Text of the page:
If you were a big fan of the Beatles singing “I Want to Hold Your Hand”; you remember President Kennedy addressing the nation during the Cuban missile crisis; and you recall seeing Governor George Wallace standing in the door at the University of Alabama to block integration of the public school system on a black and white television set, you are older than most Americans. But many federal employees do recall these events because they were alive, and old enough to remember when they occurred.
The early baby boomers turned 18 about 1964 and many of them started working for the federal government in the 1960’s and early 1970’s. These long time federal employees are now entering their 6th decade. Many are in leadership positions in federal agencies.
That is a problem. Increasingly, we are hearing phrases such as: “Brain drain” or “retirement tsunami” being used to describe the current state of federal employment.
One observer of Uncle Sam’s current state is the Partnership for Public Service. The organization is waving a verbal red flag to try and get the attention of Congress and the public about the gray-haired federal employee population—many of whom will decide to walk out the door and head for the beach, the golf course or a mountain retreat in the near future. And, when they walk out the door of the federal building and turn in their employee ID card, who will be there to accomplish the multiplicity of jobs performed by Uncle Sam’s civilian army?
So how bad is the impending “retirement tsunami”?
- The average federal employee is getting old. The average federal employee is 46 and that is still getting higher each year.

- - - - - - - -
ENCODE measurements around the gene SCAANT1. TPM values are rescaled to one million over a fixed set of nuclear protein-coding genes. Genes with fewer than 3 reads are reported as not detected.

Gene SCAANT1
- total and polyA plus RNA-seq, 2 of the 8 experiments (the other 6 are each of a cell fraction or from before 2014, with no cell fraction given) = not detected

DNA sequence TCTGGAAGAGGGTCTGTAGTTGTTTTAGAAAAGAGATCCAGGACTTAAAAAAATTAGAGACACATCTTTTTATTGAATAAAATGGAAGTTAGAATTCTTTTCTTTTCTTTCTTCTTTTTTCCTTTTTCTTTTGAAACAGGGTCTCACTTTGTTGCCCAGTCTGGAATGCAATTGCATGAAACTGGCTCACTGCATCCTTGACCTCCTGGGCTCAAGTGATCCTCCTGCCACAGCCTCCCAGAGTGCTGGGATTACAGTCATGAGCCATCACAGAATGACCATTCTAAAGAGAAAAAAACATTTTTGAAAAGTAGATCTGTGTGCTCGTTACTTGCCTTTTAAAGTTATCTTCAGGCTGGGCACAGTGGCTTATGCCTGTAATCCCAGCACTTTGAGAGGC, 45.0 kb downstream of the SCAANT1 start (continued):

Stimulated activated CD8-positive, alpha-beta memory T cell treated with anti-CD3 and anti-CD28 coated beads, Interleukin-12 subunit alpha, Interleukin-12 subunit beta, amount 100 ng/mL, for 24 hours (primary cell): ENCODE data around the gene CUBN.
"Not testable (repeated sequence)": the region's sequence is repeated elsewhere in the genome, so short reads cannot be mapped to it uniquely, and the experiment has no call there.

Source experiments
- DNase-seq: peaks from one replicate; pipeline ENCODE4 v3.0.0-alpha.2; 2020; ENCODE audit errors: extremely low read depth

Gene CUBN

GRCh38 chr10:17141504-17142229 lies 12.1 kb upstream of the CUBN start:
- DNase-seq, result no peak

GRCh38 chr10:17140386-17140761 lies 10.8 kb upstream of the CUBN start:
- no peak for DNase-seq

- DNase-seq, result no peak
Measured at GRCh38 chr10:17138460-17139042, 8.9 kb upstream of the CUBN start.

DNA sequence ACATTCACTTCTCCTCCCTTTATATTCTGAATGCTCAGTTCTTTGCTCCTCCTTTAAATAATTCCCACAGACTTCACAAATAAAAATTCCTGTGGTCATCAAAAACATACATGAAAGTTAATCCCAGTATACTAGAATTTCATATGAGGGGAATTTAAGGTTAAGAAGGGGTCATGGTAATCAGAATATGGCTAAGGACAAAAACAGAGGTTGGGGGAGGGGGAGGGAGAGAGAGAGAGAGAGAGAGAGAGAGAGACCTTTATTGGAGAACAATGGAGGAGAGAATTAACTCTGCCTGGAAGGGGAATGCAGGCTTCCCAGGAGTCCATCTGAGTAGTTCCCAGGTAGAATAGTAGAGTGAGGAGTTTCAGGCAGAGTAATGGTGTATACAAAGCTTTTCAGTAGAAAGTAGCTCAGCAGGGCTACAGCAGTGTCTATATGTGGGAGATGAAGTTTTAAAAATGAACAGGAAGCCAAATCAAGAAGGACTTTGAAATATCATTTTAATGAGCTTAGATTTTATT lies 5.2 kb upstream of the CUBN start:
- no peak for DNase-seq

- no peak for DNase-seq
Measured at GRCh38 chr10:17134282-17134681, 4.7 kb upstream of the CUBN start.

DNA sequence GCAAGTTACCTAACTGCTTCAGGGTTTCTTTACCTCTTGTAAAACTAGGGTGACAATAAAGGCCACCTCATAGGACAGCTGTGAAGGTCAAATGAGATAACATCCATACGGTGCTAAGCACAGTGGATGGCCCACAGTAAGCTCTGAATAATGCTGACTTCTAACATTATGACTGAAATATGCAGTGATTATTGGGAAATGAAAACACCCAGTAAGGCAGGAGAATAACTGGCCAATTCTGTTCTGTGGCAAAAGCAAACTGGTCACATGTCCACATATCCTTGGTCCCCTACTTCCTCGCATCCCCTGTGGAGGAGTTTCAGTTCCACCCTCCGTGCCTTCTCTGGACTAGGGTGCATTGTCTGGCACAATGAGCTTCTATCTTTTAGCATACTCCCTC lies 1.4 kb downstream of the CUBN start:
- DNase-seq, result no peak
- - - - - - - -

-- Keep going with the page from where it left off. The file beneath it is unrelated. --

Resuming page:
- The civil service has far more employees over age 45 (58 percent) than the private sector (41 percent).
- Federal employees are leaving government service in increasing numbers. From fiscal years 2002 to 2006, annual separations of permanent full-time employees increased from 5 to 6.7 percent and the number of full-time permanent employees who voluntarily retired increased from about 30,300 annually to more than 45,000.
The Partnership says that by 2012, federal agencies will lose about 530,000 employees. As one might expect from older employees, many of these folks are in leadership positions. Moreover, while the federal government’s “reinvention” initiative of the 1990’s reduced the size of the federal workforce by nearly 400,000 positions and left agencies with critical skills gaps.
Part of the problem, and one that our readers have previously identified, is that the federal hiring process is slow, inefficient and sometimes indecipherable to anyone who may be interested in becoming a federal employee. And, while those within government are often aware of the important role of the federal government, the public perception of government employment sometimes resembles a Dilbert cartoon in the minds of the prospective employees.
The government also has several arguments that attract new employees. Americans see federal jobs as being much more secure than those in the private sector and the benefits are often comparable or better than in private companies. (See “Uncle Sam as an Employer: Attractive Prospects But Execution is Questionable“)
The Partnership says that several things have to happen within agencies:
- Develop and implement workforce plans that identify and meet future talent needs, with OPM maintaining its leadership role.
- Modify recruiting strategies to attract new talent, including at the mid- and senior- levels.
- Streamline hiring processes, and make greater use of recruitment, retention, and relocation incentives, including student loan repayments.
- Focus on retention, including taking steps to improve employee satisfaction, and strategically using workforce flexibilities to help retain experienced talent.
- Congress needs to enact legislation to allow retired federal employees to return to government part-time and still retain their pensions.
As one of our authors pointed out recently in “A Shift Will Happen in the Future,” attitudes about older employees are changing and many retirees from private industry will want to work for the government–if only to take advantage of the health benefits or the Thrift Savings Plan offered to federal employees.
But the reality of aging isn’t going to go away. Our nation’s government needs to attract and to hire college graduates. Look for changes in benefits or new legislation to make it easier to hire new people as the problem becomes more acute.